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EL ESPECTADOR

When A Writer Meets His Fictional Character In Real Life

Colombian novelist Héctor Abad Faciolince recounts how a man in Denmark claimed to have lived exactly as one of the writer's characters. Eventually, the two would meet.

Hector Abad Faciolince
Hector Abad Faciolince
Héctor Abad Faciolince

BOGOTÁ — You tended to change your email account over the years. Hotmail, Yahoo, or Une here in Colombia ... until Gmail absorbed it all and you forget some of the stories left behind in the old addresses. They become like the locations of former homes, falling into decay over the years or decades before they disappear. Indeed, they become inaccessible and prevented reconstruction with bits of the past that exist either exactly in the correspondence, or vaguely and transformed, in one's memory.

It is for these email changes that I cannot precisely rebuild the start of my story with a compatriot who has been living in Copenhagen for nearly 50 years now, without ever returning home to Colombia, and who sent me an email at the start of the millennium to state something like, "You do not know it, but Davanzati exists: I am Bernardo Davanzati."

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Geopolitics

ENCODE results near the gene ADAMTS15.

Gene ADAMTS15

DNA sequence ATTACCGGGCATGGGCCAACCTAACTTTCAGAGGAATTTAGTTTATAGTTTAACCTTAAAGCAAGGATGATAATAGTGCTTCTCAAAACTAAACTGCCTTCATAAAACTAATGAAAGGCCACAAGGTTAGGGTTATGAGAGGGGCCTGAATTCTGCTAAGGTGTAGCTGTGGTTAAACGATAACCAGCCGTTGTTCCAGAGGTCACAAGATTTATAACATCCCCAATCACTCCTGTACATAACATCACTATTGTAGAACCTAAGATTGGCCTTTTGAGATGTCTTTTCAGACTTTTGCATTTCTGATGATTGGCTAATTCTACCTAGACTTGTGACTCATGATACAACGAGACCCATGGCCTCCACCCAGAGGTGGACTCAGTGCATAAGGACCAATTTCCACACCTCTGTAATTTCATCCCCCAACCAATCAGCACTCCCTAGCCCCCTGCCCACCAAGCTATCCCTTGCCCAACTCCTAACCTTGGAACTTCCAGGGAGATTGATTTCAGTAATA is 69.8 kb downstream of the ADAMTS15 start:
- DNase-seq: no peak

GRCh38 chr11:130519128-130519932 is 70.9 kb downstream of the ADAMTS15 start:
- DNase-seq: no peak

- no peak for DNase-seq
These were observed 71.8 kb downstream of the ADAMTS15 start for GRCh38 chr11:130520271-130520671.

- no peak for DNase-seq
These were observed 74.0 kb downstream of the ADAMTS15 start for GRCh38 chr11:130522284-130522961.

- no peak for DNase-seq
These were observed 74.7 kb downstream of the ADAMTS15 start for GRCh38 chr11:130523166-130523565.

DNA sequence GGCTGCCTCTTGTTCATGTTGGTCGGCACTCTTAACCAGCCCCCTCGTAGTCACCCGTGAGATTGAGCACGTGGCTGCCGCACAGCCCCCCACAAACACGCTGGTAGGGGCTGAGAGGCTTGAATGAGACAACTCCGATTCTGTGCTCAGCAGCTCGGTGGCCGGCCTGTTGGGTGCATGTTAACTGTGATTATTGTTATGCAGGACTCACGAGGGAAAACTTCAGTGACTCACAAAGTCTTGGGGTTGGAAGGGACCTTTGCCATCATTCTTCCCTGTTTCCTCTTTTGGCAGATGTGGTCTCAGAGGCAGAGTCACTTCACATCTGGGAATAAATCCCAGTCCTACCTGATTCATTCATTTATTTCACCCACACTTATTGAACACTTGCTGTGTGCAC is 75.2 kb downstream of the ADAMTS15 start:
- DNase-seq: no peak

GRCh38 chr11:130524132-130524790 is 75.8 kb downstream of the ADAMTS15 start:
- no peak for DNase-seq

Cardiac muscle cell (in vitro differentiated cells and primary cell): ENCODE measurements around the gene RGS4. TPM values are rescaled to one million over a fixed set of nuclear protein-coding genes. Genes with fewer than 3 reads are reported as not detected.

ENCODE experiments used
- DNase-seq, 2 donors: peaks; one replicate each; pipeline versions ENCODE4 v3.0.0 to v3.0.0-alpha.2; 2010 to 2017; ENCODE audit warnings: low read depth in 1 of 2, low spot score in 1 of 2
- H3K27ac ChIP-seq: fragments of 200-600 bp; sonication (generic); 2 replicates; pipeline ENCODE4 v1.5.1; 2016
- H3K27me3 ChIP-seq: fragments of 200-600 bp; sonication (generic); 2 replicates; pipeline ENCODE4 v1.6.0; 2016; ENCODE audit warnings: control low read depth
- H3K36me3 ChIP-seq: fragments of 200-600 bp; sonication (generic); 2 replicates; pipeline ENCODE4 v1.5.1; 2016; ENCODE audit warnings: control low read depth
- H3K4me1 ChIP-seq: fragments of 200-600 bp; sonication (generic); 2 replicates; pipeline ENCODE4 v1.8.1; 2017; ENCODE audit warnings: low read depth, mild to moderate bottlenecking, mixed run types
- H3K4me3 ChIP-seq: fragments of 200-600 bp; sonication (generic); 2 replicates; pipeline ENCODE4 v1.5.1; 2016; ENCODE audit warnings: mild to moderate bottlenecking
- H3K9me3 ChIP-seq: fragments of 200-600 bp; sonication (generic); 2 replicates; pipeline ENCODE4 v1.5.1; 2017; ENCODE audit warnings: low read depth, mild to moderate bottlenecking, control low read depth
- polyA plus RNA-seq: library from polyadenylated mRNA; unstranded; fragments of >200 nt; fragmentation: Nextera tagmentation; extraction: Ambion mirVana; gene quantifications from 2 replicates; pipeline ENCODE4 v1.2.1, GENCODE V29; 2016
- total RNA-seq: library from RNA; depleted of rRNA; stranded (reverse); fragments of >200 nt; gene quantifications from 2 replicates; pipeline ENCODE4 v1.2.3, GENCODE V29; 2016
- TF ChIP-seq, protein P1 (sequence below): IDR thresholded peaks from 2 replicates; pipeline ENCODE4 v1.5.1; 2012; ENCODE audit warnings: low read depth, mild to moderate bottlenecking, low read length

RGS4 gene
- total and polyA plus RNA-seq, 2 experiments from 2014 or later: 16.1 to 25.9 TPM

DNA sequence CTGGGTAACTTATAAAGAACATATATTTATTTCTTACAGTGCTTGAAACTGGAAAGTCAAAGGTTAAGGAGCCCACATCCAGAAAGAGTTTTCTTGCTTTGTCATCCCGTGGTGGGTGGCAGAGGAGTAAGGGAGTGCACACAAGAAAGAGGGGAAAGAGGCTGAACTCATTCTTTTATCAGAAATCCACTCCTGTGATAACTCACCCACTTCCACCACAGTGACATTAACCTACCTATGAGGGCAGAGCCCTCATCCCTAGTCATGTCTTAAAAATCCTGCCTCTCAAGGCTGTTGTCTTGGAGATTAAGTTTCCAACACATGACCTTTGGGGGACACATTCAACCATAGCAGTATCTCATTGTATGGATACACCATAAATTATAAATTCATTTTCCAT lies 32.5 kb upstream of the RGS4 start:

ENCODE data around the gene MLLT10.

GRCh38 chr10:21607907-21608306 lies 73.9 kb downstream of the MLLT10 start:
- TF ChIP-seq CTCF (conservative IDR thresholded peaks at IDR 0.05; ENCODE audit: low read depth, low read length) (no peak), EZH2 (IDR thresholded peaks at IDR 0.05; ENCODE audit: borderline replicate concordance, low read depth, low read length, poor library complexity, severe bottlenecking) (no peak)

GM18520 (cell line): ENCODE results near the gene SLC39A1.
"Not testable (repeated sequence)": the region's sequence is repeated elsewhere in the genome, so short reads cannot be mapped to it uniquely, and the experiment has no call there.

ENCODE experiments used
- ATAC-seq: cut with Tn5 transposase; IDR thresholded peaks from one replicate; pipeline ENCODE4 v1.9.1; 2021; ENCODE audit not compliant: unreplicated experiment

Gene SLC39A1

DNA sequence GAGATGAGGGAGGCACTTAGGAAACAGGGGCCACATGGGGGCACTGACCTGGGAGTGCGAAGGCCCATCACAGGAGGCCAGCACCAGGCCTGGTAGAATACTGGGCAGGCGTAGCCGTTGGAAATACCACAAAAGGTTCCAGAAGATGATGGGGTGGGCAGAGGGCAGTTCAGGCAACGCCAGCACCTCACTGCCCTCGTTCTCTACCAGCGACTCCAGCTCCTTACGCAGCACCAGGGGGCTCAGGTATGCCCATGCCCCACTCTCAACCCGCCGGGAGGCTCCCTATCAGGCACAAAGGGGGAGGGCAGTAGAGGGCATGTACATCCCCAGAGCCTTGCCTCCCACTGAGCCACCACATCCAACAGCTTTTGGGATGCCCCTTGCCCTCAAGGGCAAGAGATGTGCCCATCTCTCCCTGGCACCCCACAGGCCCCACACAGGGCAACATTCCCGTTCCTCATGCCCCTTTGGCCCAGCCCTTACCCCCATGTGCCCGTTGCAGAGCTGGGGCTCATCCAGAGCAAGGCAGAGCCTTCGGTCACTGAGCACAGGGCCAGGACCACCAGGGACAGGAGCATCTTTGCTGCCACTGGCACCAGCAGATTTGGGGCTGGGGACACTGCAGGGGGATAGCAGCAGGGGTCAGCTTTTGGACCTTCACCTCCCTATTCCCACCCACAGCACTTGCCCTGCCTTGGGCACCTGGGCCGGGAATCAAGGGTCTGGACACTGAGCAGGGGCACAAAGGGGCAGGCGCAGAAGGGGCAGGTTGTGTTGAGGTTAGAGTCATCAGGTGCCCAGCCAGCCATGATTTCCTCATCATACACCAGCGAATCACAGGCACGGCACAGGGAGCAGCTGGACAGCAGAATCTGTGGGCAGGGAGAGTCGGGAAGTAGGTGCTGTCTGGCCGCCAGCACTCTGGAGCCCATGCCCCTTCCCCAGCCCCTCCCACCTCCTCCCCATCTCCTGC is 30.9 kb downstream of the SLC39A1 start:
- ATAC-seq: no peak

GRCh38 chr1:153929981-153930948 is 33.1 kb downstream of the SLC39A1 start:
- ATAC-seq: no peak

AMLO Power Grab: Mexico's Electoral Reform Would Make Machiavelli Proud

Mexican President Andrés Manuel López Obrador, aka AMLO, says his plans to reform the electoral system are a way to save taxpayer money. A closer look tells a different story.

President Andres Manuel Lopez Obrador of Mexico votes

Luis Rubio

OpEd-

MEXICO CITY — For supporters of Mexico's President Andrés Manuel López Obrador (AMLO) the goal is clear: to keep power beyond the 2024 general election, at any price. Finally, the engineers of the much-touted Fourth Transformation, ALMO's 2018 campaign promise to do away with the privileged abuses that have plagued Mexican politics for decades, are showing their colors.

Current electoral laws date back to the 1990s, when unending electoral disputes were a constant of every voting round and impeded effective governance in numerous states and districts. The National Electoral Institute (INE) and its predecessor, the IFE, were created to solve once and for all those endemic disputes.

Their promoters hoped Mexico could expect a more honest future, with the electoral question resolved. The 2006 presidential elections, which included AMLO as a recalcitrant loser, showed this was hoping for too much. That election is also, remotely, at the source of the president's new electoral initiative.

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